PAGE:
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There are two types of coil available for use. Both are highly effective, reliable forms of contraception.
The intrauterine contraceptive device (IUCD) also known as ‘the copper coil’ sits inside the womb (uterus). Once fitted, it can stay there for up to ten years. Most women who use an IUCD have no problems with it. Occasionally, it can make periods heavier, but it does not interfere with the body’s natural cycle.
The intrauterine system (IUS), also known as the ‘hormonal coil’, is also available in the UK. The IUS sits inside the womb. Once fitted, it works as a contraceptive for three years or five years. Most women who use an IUS have no problems with it. Many women experience a reduction in the symptoms associated with periods, and some women do not experience periods at all. It can also be used to treat heavy periods (menorrhagia).
The copper coil works mainly by making it difficult for sperm to fertilise an egg. This means it prevents sperm getting in through the cervix, and from travelling through the womb. It also makes your womb lining much less likely to accept an egg.
The hormonal coil works differently because it contains a progestogen hormone. The hormone thickens the mucus in the neck of the womb (cervix) which forms a plug to stop sperm getting through to fertilise an egg. The hormone also makes the lining of your womb very much thinner which makes it unlikely a fertilised egg will be able to implant. Also, as a consequence, it makes your periods very much lighter – indeed they may disappear altogether.
How it Works
Coil fitting is usually done towards the end of your period or shortly afterwards, as this tends to be more comfortable for you. Also, the doctor can be sure you are not pregnant. It can be fitted at any time provided you are certain you are not pregnant.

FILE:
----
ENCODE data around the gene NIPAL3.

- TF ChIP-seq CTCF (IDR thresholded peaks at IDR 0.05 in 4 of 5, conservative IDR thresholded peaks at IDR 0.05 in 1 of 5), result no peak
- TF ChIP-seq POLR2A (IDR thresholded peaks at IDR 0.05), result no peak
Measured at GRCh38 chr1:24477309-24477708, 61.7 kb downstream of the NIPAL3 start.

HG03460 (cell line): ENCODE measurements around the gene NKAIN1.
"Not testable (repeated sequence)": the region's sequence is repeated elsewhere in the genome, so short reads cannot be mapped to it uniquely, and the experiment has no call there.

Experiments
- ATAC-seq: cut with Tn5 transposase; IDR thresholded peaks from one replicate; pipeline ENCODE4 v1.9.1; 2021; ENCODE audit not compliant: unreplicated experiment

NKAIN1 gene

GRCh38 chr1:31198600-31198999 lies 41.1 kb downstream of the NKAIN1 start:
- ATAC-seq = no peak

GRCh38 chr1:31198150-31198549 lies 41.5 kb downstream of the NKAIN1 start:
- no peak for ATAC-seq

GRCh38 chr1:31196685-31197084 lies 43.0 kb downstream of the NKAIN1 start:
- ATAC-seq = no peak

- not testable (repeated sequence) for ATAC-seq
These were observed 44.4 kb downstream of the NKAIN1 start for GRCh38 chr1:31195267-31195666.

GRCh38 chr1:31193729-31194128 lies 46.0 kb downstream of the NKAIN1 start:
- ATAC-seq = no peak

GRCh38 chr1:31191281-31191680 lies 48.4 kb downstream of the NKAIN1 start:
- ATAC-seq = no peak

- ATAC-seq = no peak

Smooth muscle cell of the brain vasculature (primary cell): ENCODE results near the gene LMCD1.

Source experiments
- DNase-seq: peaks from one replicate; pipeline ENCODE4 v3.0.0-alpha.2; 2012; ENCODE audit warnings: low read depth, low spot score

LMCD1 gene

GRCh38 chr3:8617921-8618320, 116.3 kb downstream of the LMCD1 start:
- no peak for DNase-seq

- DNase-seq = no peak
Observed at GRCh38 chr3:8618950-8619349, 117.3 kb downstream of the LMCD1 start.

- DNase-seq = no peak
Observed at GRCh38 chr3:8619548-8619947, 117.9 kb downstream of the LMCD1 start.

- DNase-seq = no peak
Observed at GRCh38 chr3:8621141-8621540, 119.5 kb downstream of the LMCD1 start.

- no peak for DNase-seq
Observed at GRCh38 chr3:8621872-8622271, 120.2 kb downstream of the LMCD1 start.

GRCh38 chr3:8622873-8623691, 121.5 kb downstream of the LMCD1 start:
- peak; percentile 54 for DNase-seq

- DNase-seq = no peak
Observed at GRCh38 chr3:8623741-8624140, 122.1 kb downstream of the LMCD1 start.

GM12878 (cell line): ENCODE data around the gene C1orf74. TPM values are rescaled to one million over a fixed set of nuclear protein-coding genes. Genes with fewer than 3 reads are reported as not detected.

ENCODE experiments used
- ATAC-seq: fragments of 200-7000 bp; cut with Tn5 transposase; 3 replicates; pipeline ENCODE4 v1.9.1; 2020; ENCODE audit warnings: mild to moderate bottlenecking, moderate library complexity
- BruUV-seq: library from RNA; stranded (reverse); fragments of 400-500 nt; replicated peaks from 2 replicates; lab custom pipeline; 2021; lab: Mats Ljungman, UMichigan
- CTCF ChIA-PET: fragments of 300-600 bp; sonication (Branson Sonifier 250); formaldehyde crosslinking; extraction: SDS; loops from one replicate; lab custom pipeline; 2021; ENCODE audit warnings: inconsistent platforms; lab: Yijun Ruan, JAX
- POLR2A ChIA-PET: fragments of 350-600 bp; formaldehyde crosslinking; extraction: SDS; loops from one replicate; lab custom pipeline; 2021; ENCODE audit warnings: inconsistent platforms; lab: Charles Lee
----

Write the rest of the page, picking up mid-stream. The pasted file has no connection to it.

You will need to have a vaginal examination whereby the doctor will pass a small instrument into your womb (uterus) to check size and position. The coil is then fitted using a small insertion device. You will be shown how to feel the threads of the IUCD so you can check it remains in place. It is best to check the threads regularly – for example, once a month just after your period.
The procedure can be a little uncomfortable. Just after the IUS is fitted some women have cramp-like pains like period pains for a few hours. These can be eased with routine painkillers. Light vaginal bleeding for a short while is normal. Rare complications of coil fitting include infection, bleeding, expulsion and uterine perforation. You will be fully counselled about possible side effects and risks associated with coil fitting at your initial consultation.
Due to the individual nature of this service, and the individual needs of the patient, we ask that patients contact us prior to booking an appointment to discuss needs. This will allow us to give a bespoke price for the appointment.
I was surprised to meet a GP with such a ready smile and willingness to give me the time I needed. I felt we had a conversation as equals and that she actually heard what I said. A couple of blood tests, a physiotherapy referral and I am better than I have been in a very long time